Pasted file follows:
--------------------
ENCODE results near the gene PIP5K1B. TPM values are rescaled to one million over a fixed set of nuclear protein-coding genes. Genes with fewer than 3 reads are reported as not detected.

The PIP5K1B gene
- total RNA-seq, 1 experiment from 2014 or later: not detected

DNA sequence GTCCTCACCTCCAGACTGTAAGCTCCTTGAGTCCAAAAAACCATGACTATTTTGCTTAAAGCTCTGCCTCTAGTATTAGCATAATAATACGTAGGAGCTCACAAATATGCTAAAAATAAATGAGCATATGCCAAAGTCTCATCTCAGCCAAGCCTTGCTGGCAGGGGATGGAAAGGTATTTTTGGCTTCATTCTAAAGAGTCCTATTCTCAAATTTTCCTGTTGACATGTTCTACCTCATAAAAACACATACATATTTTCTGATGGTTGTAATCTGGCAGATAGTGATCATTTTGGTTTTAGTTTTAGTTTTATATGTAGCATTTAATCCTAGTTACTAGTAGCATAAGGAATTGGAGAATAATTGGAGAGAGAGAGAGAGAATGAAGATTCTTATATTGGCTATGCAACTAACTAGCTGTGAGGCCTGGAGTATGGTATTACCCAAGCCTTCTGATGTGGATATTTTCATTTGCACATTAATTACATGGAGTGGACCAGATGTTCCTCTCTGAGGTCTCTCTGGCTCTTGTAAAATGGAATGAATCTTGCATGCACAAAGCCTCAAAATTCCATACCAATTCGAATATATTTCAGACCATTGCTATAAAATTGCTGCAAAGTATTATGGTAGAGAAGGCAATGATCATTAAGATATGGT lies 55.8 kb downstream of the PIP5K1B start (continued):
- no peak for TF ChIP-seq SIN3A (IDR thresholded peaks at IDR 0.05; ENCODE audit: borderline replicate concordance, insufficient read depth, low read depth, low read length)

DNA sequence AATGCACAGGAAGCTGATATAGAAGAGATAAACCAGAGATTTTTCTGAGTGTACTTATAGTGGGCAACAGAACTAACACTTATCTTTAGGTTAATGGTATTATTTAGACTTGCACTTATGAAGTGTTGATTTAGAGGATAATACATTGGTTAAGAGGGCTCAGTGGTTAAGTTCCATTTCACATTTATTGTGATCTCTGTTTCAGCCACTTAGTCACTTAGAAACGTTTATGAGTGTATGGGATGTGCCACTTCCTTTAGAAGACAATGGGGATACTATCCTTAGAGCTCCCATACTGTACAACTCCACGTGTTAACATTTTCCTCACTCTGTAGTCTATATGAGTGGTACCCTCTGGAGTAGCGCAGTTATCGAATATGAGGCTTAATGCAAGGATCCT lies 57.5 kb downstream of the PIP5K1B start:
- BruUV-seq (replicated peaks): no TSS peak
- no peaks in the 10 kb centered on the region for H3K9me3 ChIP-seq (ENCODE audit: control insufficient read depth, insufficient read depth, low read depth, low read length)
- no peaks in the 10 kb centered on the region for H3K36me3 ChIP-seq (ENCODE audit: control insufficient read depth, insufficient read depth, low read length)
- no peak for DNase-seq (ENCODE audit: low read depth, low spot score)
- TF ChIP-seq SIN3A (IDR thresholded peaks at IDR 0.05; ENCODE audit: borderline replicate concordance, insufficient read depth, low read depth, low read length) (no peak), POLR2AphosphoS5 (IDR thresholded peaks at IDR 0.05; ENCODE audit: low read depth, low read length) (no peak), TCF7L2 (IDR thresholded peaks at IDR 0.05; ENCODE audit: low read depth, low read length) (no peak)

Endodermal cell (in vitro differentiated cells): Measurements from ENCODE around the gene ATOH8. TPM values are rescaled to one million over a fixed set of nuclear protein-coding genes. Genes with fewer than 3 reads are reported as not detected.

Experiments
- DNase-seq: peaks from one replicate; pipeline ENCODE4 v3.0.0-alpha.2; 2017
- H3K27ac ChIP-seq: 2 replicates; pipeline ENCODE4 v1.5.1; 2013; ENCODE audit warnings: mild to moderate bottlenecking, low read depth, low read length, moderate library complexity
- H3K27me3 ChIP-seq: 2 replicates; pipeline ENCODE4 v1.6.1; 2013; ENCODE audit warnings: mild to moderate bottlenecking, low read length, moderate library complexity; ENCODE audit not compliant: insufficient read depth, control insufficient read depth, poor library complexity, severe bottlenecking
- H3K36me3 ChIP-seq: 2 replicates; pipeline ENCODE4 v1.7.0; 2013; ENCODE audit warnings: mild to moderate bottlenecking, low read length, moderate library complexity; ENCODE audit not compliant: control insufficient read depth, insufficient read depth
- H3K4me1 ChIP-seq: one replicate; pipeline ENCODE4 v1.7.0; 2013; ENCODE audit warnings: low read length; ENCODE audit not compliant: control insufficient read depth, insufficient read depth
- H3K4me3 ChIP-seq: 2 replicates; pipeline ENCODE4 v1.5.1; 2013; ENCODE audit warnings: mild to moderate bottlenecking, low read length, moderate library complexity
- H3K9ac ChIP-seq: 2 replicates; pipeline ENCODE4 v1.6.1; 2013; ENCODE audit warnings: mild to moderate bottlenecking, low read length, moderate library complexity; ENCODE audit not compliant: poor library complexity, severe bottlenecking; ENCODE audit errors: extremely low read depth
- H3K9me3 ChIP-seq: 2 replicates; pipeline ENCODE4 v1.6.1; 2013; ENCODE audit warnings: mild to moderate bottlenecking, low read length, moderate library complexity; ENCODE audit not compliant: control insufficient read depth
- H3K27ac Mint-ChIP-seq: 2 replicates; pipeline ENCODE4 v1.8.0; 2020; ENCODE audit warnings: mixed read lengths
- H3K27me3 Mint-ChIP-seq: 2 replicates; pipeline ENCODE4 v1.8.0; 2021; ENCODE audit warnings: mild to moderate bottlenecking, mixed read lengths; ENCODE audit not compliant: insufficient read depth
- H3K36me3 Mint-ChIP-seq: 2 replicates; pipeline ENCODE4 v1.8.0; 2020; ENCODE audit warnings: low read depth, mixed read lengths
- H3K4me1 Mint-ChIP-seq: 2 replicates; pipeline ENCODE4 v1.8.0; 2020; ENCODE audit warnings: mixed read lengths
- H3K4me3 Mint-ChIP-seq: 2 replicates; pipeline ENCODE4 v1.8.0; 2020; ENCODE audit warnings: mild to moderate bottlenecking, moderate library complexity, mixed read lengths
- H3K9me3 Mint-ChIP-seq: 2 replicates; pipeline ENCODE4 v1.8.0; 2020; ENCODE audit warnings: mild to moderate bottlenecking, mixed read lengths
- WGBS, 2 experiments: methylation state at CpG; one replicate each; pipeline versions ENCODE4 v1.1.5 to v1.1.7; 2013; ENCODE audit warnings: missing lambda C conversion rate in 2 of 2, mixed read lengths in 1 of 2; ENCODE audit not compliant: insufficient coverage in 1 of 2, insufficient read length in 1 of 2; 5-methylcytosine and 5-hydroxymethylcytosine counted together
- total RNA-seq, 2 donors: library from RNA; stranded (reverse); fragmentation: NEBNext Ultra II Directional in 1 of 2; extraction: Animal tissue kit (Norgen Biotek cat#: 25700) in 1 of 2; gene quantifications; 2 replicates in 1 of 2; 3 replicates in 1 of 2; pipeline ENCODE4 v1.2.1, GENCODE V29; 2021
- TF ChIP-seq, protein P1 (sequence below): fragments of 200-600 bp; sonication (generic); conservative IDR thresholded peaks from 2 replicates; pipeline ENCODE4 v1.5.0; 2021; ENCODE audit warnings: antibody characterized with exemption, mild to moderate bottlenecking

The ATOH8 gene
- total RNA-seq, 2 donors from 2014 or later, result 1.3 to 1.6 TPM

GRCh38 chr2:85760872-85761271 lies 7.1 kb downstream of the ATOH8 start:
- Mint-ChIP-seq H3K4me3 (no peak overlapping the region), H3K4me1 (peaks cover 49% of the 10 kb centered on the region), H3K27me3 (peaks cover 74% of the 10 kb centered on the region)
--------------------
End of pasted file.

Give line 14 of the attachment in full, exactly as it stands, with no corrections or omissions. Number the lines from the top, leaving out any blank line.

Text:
- DNase-seq: peaks from one replicate; pipeline ENCODE4 v3.0.0-alpha.2; 2017